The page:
Neil Patrick Harris hosts the 87th Academy Awards



Alejandro G. Inarritu accepts the award for best director for “Birdman or (The Unexpected Virtue of Ignorance)’’, in the press room of the 87th Academy Awards on Sunday, Feb. 22, 2015, at the Dolby Theatre in Hollywood. (Ian West/PA Wire/TNS)

Emily Berthiaume, Teen Interest Editor

The 87th Academy Awards, hosted by veteran host Neil Patrick Harris, honored Hollywood’s “best and whitest” in the movie industry. Harris, who has previously hosted the Tony Awards four times and the Emmys twice, opened the show by purposefully mistaking “brightest” for “whitest” as a criticism of the lack of diversity in the nominations, and then started into a “Motion Picture” musical number.

Birdman, a dark comedy-drama about a washed-up Hollywood actor struggling to shed his image as superhero Birdman by starring in a Broadway play, took home the majority of the biggest awards of the night, including Best Director for Alejandro González Iñárritu, Best Cinematography for Emmanuel Lubezki, Best Original Screenplay for Alejandro González Iñárritu, Nicolás Giacobone, Alexander Dinelaris, Jr., and Armando Bo, and Best Picture.

The Grand Budapest Hotel, Wes Anderson’s unique, artsy comedy also won four Oscars, but in technical categories, including Best Production Design, Best Original Score, Best Costume Design and Best Makeup and Hairstyling.

Best Actress went to Julianne Moore for her portrayal of a women dealing with early-onset Alzheimer’s in Still Alice, and Best Actor went to Eddie Redmayne for his role as Stephen Hawking in The Theory of Everything. Both dedicated their awards to the real people struggling with the disorders their characters had, Alzheimer’s and ALS, respectively.

“I’m so happy, I’m thrilled that we were able to shine a light on Alzheimer’s disease,” Moore said. “So many people who have this disease feel marginalized. People who have Alzheimer’s disease deserve to be seen so we can find a cure.”

The New York Times called the overall ceremony an “awkward” mix of social activism and traditional segments. Many winners used their acceptance speech as a way to bring awareness to an issue they felt was important, such as Best Supporting Actress Patricia Arquette, who won for her role in Boyhood and called for gender equality, causing both Meryl Streep and Jennifer Lopez to stand out of their seats and cheer.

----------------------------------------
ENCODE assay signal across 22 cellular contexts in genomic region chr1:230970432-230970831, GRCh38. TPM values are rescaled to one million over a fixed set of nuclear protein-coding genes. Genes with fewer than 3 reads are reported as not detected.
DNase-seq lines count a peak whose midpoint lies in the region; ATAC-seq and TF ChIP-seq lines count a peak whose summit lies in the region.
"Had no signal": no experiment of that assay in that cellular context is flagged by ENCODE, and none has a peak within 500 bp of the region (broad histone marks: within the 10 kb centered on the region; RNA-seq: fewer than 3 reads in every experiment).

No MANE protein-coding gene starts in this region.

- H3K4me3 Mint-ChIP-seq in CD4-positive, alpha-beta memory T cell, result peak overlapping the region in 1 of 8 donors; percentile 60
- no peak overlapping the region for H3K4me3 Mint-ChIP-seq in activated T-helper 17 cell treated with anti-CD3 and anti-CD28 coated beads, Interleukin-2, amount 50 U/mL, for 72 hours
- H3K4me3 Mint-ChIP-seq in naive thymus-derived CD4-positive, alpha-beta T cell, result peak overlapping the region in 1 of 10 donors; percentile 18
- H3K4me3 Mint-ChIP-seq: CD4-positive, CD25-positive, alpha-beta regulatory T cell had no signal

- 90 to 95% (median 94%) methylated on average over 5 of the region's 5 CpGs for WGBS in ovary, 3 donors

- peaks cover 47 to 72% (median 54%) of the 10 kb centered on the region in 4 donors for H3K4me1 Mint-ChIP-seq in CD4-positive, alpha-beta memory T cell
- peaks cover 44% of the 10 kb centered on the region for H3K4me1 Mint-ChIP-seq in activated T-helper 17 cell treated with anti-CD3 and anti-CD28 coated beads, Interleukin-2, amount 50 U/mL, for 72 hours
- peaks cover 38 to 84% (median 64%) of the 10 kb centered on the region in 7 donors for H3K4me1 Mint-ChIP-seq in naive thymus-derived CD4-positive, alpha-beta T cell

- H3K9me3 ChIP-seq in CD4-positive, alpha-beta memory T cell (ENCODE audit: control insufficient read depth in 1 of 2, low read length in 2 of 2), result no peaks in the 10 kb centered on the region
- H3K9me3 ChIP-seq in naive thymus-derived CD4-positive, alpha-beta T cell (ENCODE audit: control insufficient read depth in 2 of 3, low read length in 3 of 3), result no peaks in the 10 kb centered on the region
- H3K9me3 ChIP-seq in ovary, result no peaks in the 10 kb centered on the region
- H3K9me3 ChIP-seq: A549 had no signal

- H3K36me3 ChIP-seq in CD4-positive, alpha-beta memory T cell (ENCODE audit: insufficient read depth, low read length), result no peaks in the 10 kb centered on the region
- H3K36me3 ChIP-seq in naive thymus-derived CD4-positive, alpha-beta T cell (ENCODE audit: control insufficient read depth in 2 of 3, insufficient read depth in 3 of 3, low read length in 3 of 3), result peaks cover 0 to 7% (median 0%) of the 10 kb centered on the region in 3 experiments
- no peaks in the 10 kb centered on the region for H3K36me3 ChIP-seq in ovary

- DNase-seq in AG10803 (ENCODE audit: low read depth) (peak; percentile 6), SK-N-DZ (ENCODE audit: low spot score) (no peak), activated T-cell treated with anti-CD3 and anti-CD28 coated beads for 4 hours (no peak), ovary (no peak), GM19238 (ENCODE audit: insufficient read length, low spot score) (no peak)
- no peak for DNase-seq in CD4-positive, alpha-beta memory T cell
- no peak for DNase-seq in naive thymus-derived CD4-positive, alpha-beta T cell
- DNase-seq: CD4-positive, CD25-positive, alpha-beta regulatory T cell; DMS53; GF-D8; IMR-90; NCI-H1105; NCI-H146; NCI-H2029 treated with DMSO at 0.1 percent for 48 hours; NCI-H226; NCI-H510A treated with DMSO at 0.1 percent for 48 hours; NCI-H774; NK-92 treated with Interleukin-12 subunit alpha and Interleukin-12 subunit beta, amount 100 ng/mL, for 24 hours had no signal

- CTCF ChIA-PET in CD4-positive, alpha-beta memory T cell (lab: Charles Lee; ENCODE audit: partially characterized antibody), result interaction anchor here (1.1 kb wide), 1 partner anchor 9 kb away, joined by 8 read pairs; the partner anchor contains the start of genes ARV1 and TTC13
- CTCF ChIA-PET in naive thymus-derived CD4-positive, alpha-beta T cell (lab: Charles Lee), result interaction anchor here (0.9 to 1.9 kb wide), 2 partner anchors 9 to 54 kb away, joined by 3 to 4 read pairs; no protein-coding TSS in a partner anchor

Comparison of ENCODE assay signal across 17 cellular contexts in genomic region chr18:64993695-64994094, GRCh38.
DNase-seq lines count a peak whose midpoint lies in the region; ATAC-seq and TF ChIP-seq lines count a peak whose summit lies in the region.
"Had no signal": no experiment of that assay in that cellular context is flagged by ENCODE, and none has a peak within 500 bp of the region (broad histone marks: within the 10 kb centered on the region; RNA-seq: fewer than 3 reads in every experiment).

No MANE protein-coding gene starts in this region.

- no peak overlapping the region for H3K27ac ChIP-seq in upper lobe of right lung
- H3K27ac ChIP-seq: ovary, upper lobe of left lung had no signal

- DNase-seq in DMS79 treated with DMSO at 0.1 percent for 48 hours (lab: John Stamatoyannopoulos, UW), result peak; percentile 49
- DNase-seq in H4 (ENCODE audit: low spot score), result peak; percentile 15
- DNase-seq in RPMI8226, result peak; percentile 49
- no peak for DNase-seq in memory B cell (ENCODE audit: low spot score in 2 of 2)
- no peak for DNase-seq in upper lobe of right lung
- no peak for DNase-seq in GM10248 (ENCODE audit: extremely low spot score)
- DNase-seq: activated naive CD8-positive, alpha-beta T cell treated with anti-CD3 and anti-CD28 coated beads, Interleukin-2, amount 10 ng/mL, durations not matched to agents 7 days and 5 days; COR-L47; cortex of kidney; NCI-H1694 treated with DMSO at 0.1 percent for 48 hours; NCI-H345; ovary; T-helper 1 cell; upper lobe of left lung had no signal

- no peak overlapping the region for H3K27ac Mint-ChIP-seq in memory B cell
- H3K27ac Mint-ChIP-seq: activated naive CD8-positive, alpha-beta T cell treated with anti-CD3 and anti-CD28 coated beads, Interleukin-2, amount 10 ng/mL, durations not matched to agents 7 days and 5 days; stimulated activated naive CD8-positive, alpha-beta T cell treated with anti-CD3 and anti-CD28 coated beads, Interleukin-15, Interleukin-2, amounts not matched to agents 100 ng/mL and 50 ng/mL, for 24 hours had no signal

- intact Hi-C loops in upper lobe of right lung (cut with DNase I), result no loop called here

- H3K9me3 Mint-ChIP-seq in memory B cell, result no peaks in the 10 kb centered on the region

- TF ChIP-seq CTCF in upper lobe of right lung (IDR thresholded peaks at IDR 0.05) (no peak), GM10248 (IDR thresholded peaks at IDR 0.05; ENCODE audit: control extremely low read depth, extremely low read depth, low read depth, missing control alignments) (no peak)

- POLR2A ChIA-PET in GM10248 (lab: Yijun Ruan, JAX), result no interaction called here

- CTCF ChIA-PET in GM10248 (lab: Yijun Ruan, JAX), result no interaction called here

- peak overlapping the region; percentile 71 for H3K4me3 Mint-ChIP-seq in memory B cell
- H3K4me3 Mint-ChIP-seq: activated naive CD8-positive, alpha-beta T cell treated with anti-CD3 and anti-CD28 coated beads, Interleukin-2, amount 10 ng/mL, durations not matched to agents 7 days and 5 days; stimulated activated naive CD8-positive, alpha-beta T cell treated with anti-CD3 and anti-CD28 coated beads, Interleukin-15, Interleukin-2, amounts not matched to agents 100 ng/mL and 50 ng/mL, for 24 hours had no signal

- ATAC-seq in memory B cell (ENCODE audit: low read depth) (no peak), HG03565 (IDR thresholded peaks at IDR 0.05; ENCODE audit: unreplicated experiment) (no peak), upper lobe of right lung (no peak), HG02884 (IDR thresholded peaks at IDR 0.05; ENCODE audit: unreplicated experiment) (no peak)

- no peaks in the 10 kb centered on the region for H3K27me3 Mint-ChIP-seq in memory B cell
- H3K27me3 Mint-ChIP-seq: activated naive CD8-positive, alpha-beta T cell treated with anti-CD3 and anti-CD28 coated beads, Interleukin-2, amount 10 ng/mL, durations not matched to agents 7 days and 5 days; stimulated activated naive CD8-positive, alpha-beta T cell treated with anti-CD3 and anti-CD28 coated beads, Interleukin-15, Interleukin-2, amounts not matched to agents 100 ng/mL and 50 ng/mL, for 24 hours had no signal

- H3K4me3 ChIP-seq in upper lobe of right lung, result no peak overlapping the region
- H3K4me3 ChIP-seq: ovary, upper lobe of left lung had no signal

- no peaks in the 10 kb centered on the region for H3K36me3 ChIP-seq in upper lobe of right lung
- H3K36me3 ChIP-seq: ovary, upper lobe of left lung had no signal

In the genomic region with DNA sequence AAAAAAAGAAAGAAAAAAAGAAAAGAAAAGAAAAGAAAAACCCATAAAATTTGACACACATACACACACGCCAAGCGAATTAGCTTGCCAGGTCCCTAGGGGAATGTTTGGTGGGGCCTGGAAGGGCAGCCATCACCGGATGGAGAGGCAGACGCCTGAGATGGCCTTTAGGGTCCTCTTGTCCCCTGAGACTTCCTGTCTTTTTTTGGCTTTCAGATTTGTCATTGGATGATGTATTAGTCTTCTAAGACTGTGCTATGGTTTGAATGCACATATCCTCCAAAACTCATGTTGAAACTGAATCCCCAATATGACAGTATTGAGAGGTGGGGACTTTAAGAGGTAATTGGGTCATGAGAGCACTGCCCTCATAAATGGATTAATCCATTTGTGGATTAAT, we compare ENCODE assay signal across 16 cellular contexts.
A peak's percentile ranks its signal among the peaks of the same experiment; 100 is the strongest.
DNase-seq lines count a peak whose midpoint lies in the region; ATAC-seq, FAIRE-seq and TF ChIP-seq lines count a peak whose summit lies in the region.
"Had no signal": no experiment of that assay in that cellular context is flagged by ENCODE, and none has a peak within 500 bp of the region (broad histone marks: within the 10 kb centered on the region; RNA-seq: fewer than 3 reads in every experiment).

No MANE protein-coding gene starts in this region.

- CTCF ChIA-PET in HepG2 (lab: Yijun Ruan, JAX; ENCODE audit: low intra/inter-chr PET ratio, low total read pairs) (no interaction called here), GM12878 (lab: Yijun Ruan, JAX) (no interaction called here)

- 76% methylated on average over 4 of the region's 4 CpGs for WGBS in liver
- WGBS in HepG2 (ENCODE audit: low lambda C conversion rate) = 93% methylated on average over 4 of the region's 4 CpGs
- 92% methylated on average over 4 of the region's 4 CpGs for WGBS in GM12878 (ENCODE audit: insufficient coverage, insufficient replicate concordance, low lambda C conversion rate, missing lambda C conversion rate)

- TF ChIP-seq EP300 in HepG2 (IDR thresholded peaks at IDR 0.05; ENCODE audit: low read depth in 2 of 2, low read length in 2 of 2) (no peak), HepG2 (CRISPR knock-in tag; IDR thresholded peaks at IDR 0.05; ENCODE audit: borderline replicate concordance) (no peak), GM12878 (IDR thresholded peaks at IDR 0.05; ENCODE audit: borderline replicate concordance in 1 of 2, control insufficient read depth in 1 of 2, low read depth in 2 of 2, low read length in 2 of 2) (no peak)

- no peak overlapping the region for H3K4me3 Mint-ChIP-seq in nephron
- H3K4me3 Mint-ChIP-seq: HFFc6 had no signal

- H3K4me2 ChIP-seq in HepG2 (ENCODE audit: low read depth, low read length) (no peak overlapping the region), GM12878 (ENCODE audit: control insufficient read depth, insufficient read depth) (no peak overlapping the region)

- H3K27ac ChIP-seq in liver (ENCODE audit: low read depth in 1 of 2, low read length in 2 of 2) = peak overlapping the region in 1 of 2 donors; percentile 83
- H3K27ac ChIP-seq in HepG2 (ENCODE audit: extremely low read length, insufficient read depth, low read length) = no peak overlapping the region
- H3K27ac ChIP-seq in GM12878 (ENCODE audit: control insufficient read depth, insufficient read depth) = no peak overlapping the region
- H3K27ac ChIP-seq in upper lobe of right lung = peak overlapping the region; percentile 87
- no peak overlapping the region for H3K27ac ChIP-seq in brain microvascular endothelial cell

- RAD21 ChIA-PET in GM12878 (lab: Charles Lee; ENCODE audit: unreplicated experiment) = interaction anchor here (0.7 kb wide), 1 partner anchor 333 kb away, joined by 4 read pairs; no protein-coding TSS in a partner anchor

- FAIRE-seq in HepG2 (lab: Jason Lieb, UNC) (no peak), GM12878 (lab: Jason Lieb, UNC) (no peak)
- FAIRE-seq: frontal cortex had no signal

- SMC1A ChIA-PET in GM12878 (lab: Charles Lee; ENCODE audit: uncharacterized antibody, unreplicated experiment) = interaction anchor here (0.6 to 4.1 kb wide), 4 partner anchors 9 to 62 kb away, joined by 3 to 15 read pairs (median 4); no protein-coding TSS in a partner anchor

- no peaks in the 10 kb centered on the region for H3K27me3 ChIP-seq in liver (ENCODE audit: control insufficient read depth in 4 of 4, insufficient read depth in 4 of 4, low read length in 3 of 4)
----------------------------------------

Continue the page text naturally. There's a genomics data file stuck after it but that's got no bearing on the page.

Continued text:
“To every woman who gave birth to every taxpayer and citizen of this nation, we have fought for everybody’s equal rights. It’s our time to have wage equality once and for all, and equal rights for women in the United States of America,” Arquette said.

J.K. Simmons, who won for his role as an abusive music teacher in Whiplash, urged the audience to call their mom or dad and, “tell ‘em you love ‘em, and thank them, and listen to them for as long as they want to talk to you”.

Rapper Common and John Legend performed a powerful rendition of their song Glory from Selma, which brought David Oyelowo, who portrayed Dr. King in the movie, to tears and earned a standing ovation. They then won the Oscar for Best Original Song and used their acceptance speech to call attention to voting rights.

“We say that Selma is now because the struggle for justice is right now,” said Legend. He noted that the Voting Rights Act, whose passage is chronicled in Selma, has been drastically scaled down in recent years.

Best Adapted Screenplay went to Graham Moore for The Imitation Game, and in his speech he encouraged young viewers, especially those who feel like they do not fit in, to “stay weird, stay different, and when it is your turn and you are standing on this stage, please pass the same message along”.

Box-office hits seemed to be the biggest losers of the night, with the highest-grossing movie nominated for Best Picture, American Sniper, only earning one award for sound editing and Interstellar also taking home only one for visual effects.